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kentauros Donating Member (1000+ posts) Send PM | Profile | Ignore Tue Nov-08-11 08:34 AM
Original message
Interpreting the Propositions
Thanks to the helpful Houston Press, I found myself on a voter site that has a sample ballot. And I've been reading and attempting to comprehend the propositions. Most of them are easy and I know how I'll vote, but some... well, you have to wonder sometimes about the literacy of our elected officials.

"The constitutional amendment authorizing the legislature to provide for an exemption from ad valorem taxation of all or part of the market value of the residence homestead of the surviving spouse of a 100 percent or totally disabled veteran."

"The constitutional amendment providing for the issuance of additional general obligation bonds by the Texas Water Development Board in an amount not to exceed $6 billion at any time outstanding."

"The constitutional amendment providing for the issuance of general obligation bonds of the State of Texas to finance educational loans to students."

"The constitutional amendment authorizing the legislature to permit a county to issue bonds or notes to finance the development or redevelopment of an unproductive, underdeveloped, or blighted area and to pledge for repayment of the bonds or notes increases in ad valorem taxes imposed by the county on property in the area. The amendment does not provide authority for increasing ad valorem tax rates."

"The constitutional amendment authorizing the legislature to allow cities or counties to enter into interlocal contracts with other cities or counties without the imposition of a tax or the provision of a sinking fund."

"The constitutional amendment clarifying references to the permanent school fund, allowing the General Land Office to distribute revenue from permanent school fund land or other properties to the available school fund to provide additional funding for public education, and providing for an increase in the market value of the permanent school fund for the purpose of allowing increased distributions from the available school fund."

"The constitutional amendment authorizing the legislature to permit conservation and reclamation districts in El Paso County to issue bonds supported by ad valorem taxes to fund the development and maintenance of parks and recreational facilities."

"The constitutional amendment providing for the appraisal for ad valorem tax purposes of open-space land devoted to water-stewardship purposes on the basis of its productive capacity."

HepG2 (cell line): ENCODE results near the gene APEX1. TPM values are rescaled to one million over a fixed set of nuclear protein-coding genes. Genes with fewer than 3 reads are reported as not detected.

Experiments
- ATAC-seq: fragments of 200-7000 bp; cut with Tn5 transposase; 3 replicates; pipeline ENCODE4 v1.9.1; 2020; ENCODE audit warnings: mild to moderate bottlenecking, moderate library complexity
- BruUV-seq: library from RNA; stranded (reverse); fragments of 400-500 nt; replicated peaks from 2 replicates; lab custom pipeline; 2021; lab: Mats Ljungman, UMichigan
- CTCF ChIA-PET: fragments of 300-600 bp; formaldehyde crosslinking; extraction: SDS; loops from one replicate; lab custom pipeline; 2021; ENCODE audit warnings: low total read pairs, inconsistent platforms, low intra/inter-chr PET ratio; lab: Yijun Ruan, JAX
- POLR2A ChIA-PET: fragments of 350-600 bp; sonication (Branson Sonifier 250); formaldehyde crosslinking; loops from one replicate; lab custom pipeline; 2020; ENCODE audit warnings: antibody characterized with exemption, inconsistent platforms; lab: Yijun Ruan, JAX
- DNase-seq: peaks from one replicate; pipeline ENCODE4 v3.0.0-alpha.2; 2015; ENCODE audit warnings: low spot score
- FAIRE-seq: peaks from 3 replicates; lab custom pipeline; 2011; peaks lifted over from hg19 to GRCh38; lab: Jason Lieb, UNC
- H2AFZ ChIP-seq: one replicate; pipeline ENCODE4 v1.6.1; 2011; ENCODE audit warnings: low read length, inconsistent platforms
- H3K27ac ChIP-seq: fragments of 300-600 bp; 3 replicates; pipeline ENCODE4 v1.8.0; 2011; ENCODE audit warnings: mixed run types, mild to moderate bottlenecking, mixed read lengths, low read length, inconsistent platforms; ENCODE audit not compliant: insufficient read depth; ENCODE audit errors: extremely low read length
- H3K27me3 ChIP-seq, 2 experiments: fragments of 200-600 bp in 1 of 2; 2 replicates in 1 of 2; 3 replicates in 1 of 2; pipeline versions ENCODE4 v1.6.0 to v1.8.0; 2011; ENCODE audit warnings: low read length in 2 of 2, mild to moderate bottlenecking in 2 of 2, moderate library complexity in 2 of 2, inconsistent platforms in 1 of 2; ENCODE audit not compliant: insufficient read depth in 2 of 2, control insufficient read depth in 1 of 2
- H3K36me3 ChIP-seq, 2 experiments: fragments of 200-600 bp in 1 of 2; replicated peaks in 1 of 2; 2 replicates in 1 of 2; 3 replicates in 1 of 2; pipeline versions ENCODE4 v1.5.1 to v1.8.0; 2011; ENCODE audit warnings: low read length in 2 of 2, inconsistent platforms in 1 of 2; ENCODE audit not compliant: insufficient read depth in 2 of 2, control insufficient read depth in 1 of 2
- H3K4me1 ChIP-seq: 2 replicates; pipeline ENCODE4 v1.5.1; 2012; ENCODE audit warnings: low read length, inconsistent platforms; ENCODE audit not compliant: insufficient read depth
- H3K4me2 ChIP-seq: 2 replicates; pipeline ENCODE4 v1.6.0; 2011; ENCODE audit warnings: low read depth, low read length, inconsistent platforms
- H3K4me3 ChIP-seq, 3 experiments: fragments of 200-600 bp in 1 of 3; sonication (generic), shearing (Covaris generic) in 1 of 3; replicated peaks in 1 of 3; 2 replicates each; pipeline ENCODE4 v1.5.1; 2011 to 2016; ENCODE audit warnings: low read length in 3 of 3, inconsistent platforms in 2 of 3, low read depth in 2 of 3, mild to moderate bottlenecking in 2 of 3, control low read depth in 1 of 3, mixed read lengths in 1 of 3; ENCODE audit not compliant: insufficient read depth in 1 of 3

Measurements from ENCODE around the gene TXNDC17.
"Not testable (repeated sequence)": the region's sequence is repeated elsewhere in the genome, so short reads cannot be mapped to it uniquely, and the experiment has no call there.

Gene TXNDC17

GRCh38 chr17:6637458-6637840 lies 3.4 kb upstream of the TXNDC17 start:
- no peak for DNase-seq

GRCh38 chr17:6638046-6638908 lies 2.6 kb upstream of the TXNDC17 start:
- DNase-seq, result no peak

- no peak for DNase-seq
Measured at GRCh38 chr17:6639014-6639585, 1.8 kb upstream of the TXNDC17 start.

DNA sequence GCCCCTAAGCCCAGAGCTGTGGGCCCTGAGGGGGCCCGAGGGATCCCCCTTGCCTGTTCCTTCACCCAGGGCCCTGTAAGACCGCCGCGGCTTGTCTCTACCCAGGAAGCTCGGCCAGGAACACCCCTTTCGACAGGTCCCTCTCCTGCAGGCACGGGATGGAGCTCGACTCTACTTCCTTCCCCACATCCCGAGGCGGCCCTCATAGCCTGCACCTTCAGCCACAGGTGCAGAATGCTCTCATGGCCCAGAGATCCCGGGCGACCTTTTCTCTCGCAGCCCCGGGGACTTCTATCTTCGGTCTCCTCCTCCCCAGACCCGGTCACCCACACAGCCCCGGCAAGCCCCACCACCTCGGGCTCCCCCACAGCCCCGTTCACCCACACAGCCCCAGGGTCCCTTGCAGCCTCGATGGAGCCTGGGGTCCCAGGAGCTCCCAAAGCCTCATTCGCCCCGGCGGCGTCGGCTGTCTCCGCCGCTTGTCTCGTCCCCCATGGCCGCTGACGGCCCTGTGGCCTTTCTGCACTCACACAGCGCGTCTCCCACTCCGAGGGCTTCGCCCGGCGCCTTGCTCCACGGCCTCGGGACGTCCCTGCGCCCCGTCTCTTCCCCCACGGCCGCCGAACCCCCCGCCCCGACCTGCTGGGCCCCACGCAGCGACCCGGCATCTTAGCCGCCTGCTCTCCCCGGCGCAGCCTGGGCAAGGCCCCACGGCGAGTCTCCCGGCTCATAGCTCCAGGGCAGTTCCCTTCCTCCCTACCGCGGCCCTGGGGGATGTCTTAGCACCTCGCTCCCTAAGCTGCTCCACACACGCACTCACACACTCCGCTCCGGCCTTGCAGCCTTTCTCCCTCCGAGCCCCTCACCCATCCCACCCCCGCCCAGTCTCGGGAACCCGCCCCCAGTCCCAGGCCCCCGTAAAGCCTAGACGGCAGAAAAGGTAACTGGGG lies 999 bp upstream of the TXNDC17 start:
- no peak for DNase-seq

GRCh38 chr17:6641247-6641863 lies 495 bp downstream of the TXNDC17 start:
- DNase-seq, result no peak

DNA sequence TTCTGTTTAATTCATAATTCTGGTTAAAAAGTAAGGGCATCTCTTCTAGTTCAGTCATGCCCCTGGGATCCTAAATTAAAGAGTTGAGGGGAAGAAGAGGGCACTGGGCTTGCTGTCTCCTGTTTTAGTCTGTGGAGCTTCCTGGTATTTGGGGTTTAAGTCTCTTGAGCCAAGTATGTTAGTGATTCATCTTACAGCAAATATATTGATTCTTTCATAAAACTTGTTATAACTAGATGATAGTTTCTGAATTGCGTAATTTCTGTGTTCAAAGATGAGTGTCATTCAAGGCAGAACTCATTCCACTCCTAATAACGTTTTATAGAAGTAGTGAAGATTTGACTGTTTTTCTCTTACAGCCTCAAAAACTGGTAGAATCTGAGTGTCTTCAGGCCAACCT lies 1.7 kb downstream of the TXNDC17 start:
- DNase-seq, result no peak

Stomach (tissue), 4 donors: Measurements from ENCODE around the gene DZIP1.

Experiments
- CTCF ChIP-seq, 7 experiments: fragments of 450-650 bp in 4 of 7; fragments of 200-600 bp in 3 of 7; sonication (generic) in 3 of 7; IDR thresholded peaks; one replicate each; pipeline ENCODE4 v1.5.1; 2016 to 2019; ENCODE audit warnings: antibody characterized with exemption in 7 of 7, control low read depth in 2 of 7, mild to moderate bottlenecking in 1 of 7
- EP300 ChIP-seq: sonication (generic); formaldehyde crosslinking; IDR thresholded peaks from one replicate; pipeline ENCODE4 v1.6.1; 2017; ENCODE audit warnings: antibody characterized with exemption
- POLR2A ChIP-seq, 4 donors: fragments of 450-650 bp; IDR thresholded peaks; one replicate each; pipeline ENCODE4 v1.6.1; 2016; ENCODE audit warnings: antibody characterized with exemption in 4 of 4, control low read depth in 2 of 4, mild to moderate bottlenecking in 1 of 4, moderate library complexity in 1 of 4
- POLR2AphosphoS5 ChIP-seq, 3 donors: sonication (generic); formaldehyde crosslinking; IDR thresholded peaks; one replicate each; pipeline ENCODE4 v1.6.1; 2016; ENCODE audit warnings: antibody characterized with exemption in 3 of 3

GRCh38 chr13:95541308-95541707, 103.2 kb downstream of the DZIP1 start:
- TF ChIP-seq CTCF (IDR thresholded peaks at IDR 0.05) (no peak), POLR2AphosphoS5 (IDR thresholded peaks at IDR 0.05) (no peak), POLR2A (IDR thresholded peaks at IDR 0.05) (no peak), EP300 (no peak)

"The constitutional amendment authorizing the governor to grant a pardon to a person who successfully completes a term of deferred adjudication community supervision."

"The constitutional amendment to change the length of the unexpired term that causes the automatic resignation of certain elected county or district officeholders if they become candidates for another office."


I still can't figure out Prop-6. It reads like the contract scene in "A Night at the Opera" and such gems as "the party of the first part shall be known in this contract as the party of the first part." And they've even used the word "clarifying" as the fourth word into the sentence! :crazy:

Prop-10 is unclear to me, too. What's the benefit of doing this?

Thanks for any help y'all can add :)
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sonias Donating Member (1000+ posts) Send PM | Profile | Ignore Tue Nov-08-11 09:01 AM
Response to Original message
1. Thanks for doing this!
The League of Women Voters always puts out a voter's guide. I don't have the link to the state organization but I do have one to the Austin chapter. Here is their note on #10

Under current law, if certain elected
district or county office holders with more
than one year left on their current terms announce for or become candidates for another
office, they automatically resign from their
current office. This resign-to-run provision
was added to the Constitution in 1958 after
the terms for certain officials were changed
from two to four years. With a one-year
unexpired term, it provided a window for
elected officials to file for office by January 2
for an election within the same calendar year
without resigning their offices.
Because Senate Bill 100 changed the filing
deadline for offices from January 2 of the
primary election year to the second Monday in December of the preceding year, the
one-year unexpired term no longer allowed
the same opportunity for office holders to
continue in their current office while running
for a new office. Proposition 10 would change
the length of the unexpired term that causes
the automatic resignation from one year to
one year and 30 days, thus preserving the
original intent of the provision.

❑Arguments For
■ Most candidates for elected office need
to have paid employment. Proposition 10
would allow them to maintain their income
while running for office, and would allow the
current office to be covered with an experienced person during that time, eliminating
unnecessary vacancies and the need for temporary appointments to complete the term.

❑ Arguments Against
■ Candidates should not hold elected
district or county positions while running for
other offices.

The whole voter's guide for Austin (which includes two local county issues) is here:
LWV Voters Guide Austin, TX

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kentauros Donating Member (1000+ posts) Send PM | Profile | Ignore Tue Nov-08-11 10:34 AM
Response to Reply #1
2. Thanks for posting that

I'll need to read the LWV pdf on Prop-6 to better understand it. It's so convoluted! It needs a sanity clause :P
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white cloud Donating Member (1000+ posts) Send PM | Profile | Ignore Tue Nov-08-11 02:00 PM
Response to Reply #2
3. Same here
Need to spend some time on it.
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